“Four permanent Norman-style buildings were erected,” he wrote around 1976. “One was the administrative building and the other three were cottages, a new concept of housing for female prisoners. A fifth building, along the south side of the central land, has also been erected. It was a frame construction, but had a steeply pitched shingle roof, which integrated well with the other buildings. Half was used for laundry … the rest of the space was used for reception and storage.

Van Westen noted that although the building was completed in 1952, the female detainees could not be transferred to Tehachapi until 1933 due to legal issues.

Two of the two-story cottages, he said, were called Davis and Willard. The lower floor of the third was Culver Cottage, a unit for black women only; the upper floor of this building has become housing for elderly women.

The cabins were described as houses, and women were encouraged to play games, read, sew, and engage in other activities, including tennis. In summer, swimming in a small reservoir was allowed.

But on July 21, 1952, the prison suffered significant damage from the 7.7 earthquake that killed 12 people in the nearby town of Tehachapi. According to an article in the Los Angeles Times, the 417 inmates were pulled from the wreckage by 70 guards and “spent a day on the lawns outside the Director’s Tudor-style mansion as members of the military pitched tents. to shelter them for several weeks. “

Coincidentally, the state was already building a new women’s prison in Southern California. The Times reported that Governor Earl Warren awarded each woman a “good behavior” award worth one month on her sentence, and the inmates were transferred to the new prison.

The people of Tehachapi still accepted the devastation caused by the earthquake – and some had lost their jobs in the prison. The state was not sure what to do with the empty and damaged prison.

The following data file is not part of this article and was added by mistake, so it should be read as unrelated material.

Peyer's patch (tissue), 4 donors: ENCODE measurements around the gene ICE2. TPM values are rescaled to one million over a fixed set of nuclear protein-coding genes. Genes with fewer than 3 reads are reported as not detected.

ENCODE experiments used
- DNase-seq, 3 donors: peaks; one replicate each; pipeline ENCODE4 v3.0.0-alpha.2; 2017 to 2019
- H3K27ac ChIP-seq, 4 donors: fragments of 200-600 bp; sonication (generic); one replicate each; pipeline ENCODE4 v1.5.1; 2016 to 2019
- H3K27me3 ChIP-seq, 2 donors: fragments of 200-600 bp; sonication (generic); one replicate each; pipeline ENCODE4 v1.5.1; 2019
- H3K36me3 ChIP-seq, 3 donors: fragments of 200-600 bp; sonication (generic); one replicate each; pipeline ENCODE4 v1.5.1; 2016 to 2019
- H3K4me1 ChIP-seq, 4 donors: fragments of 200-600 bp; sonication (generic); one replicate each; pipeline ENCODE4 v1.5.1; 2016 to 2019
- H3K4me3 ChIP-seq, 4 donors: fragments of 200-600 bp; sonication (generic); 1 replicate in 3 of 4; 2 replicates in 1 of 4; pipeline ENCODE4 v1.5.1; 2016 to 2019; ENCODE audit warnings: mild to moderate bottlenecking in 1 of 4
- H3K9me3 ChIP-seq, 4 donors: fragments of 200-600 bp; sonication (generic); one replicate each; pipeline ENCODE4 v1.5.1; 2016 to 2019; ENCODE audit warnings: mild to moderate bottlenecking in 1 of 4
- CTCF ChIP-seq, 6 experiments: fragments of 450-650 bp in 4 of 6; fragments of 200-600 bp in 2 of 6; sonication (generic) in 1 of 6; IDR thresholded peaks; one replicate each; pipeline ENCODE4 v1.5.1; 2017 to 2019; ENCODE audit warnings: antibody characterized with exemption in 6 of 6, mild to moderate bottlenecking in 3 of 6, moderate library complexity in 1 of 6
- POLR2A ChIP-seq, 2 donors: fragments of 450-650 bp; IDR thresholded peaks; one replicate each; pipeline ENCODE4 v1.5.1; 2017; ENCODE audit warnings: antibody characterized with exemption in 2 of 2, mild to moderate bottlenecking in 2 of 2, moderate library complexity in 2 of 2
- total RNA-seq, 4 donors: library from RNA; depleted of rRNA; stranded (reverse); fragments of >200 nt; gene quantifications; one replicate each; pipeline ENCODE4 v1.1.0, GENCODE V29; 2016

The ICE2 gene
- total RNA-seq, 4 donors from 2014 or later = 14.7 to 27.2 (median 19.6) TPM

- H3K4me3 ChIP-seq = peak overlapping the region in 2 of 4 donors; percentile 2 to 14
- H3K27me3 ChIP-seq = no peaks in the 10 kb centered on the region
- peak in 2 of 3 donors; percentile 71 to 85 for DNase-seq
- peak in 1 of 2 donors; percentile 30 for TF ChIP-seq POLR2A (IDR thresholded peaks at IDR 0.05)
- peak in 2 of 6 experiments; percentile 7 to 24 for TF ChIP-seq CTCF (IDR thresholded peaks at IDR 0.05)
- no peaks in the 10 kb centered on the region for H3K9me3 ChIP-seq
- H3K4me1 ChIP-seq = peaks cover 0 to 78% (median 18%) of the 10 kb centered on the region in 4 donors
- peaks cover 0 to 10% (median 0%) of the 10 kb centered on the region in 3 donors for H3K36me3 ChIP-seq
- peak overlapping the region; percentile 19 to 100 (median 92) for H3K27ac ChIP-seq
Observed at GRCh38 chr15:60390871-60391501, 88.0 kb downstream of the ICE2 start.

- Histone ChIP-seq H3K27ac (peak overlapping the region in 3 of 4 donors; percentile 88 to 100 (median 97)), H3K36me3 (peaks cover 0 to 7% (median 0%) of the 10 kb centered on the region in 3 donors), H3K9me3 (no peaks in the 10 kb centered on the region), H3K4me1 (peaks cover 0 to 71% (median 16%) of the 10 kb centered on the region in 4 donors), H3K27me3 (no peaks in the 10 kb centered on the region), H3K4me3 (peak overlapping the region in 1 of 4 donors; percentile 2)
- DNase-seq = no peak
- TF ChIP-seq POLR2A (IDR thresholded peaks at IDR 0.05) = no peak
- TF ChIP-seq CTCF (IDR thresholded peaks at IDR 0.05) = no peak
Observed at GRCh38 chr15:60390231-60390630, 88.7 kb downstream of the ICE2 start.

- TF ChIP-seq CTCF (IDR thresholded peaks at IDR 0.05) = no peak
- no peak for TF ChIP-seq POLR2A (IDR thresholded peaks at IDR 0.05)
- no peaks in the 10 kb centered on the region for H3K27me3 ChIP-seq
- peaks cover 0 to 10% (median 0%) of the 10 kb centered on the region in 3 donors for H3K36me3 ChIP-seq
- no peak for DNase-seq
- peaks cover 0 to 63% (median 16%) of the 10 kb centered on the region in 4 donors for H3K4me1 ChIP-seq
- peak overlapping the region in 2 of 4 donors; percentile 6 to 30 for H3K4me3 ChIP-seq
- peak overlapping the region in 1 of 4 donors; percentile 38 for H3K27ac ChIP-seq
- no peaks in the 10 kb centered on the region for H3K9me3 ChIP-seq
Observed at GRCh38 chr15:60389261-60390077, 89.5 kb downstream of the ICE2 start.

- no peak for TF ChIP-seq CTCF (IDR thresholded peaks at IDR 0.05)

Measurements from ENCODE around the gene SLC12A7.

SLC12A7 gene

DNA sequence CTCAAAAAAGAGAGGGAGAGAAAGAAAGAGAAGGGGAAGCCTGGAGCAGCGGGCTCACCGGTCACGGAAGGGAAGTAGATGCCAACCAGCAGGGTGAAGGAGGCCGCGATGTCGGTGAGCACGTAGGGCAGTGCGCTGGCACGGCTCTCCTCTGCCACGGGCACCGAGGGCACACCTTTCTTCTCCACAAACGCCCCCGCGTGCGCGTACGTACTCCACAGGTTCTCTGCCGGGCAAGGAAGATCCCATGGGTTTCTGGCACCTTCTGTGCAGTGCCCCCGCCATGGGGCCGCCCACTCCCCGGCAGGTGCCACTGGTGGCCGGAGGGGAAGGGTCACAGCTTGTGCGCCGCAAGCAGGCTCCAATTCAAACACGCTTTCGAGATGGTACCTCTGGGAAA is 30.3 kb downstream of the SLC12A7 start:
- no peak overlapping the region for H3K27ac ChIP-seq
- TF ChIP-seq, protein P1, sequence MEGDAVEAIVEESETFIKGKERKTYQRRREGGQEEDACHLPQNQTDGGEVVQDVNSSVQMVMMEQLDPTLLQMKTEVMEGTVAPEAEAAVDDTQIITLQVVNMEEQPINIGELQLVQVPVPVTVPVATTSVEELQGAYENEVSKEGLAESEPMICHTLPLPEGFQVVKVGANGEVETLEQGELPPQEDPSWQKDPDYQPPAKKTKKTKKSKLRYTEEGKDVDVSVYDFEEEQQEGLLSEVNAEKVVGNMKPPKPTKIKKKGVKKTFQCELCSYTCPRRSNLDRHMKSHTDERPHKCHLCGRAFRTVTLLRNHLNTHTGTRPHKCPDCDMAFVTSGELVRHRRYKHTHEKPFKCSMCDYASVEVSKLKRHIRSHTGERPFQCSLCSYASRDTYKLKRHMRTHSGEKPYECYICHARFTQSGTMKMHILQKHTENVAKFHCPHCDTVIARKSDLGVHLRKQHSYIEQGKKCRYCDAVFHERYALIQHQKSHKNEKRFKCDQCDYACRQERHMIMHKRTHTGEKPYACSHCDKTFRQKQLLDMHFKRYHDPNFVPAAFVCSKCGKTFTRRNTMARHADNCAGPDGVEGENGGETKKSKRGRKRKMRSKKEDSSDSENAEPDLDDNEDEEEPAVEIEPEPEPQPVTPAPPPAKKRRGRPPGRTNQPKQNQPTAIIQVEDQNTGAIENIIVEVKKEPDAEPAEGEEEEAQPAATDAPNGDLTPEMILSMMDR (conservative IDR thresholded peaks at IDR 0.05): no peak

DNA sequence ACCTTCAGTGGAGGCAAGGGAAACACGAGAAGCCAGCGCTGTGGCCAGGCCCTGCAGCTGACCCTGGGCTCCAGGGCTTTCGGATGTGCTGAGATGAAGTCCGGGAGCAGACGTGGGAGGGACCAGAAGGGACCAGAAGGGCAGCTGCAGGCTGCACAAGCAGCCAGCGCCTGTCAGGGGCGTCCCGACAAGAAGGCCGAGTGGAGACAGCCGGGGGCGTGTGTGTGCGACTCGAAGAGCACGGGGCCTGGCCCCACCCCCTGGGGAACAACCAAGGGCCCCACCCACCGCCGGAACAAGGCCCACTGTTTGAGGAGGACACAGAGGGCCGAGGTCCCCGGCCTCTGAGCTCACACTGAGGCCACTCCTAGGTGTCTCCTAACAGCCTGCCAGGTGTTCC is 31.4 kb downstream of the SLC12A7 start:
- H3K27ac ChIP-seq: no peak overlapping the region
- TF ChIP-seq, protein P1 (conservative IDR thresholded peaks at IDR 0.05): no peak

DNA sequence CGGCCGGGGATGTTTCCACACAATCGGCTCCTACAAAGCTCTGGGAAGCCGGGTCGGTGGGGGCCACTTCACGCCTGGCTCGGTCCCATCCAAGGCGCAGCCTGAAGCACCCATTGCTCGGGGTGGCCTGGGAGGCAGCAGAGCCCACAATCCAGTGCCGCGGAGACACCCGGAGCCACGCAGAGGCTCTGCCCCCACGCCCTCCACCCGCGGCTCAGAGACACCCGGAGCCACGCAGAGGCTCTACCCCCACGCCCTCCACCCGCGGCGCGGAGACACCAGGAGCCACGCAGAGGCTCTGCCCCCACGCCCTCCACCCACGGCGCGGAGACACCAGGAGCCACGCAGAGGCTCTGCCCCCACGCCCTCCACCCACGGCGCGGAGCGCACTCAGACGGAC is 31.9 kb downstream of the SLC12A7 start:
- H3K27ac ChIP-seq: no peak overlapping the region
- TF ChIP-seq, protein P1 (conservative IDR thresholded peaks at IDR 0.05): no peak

“The buildings had damaged roofs and many open windows,” Van Westen wrote. “It was decided to sufficiently repair buildings and utilities to prevent further damage from winter storms. “

So on September 4, 1952, just weeks after the earthquake, 33 male inmates arrived at the prison under the supervision of Van Westen and three officers. Detainees were temporarily housed in former staff quarters outside the fence and officers took up residence in one of the staff quarters.

The camp was officially referred to as Honor Camp No. 50. A correctional officer who had worked at the women’s prison remained as a guard. The inmates took care of repairing the buildings and clearing the rubble.

Van Westen and his team worked with staff from the State Architect’s Office and completed the project in late October. The correctional service then turned the installation over to the Ministry of Finance, its future being uncertain.

Meanwhile, Van Westen wrote, the town of Tehachapi struggled to rebuild after the earthquake with little restraint from insurance or the government. Recognizing the work being done by inmates at Cummings Valley Institution, the city appealed to the state legislature and approved $ 20,000 in funding to bring a work team back to the closed jail. Work began in September 1953. Among the projects completed by the detainees was the demolition of the damaged building of the Tehachapi Valley Hospital to make way for new construction.

In mid-November, Tehachapi looked much better and there was a lot of community support when the state legislature decided in 1954 to reopen the prison as a branch of CIM, Van Westen wrote.

With 22 staff members and 19 inmates, the prison opened on January 3, 1955. Gradually the old buildings were refurbished, additional structures were built and the population increased.

Eventually, the facility was no longer a branch of CIM but known as CCI.

And, as Van Westen wrote in 1976, “it would be impossible to list the many transformations and modifications made to the buildings of the old institution, in particular the administrative building. The rooms have been enlarged, partitioned and remodeled time and time again, as programs and needs changed or new offices were required. This continues and the old staff from years gone by would no longer recognize the buildings. “

Van Westen retired in 1973 and died in 1989. The building formerly known as Culver Cottage, then Culver Hall, was named in his honor and is still known as Van Westen Hall.

Today, the CCI is a collection of establishments, including maximum security prisons built in the mid-1980s, all served by the administrative building built almost 90 years ago.

Claudia Elliott is a freelance journalist and former editor of the Tehachapi News. She lives in Tehachapi and can be contacted by email: [email protected]